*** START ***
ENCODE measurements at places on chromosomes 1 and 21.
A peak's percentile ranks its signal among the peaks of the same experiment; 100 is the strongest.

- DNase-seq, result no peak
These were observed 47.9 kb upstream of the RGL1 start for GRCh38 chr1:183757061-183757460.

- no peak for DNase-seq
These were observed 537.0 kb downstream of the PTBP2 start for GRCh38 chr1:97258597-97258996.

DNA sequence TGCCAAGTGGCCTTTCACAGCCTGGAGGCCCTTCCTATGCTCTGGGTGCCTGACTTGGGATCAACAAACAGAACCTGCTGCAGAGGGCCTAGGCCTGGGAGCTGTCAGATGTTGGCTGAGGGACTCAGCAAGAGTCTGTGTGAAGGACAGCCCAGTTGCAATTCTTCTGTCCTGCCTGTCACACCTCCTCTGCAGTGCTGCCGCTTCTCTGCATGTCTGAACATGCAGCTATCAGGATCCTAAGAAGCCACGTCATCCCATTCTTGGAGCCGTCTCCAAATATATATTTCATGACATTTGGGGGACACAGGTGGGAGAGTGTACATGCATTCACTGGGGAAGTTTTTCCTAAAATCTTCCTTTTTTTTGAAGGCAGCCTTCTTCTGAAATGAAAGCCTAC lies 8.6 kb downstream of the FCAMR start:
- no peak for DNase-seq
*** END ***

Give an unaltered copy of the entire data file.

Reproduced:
ENCODE measurements at places on chromosomes 1 and 21.
A peak's percentile ranks its signal among the peaks of the same experiment; 100 is the strongest.

- DNase-seq, result no peak
These were observed 47.9 kb upstream of the RGL1 start for GRCh38 chr1:183757061-183757460.

- no peak for DNase-seq
These were observed 537.0 kb downstream of the PTBP2 start for GRCh38 chr1:97258597-97258996.

DNA sequence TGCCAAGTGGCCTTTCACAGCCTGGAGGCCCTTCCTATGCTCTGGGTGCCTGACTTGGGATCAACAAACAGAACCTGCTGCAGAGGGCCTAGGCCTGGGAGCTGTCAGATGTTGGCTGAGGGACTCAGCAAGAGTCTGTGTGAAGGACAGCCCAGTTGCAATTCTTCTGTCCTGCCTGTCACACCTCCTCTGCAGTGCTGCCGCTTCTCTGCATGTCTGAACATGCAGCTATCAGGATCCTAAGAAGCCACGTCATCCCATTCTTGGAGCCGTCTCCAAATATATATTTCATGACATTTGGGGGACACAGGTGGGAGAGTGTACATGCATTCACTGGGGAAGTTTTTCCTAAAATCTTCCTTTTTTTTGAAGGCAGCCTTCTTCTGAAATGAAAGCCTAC lies 8.6 kb downstream of the FCAMR start:
- no peak for DNase-seq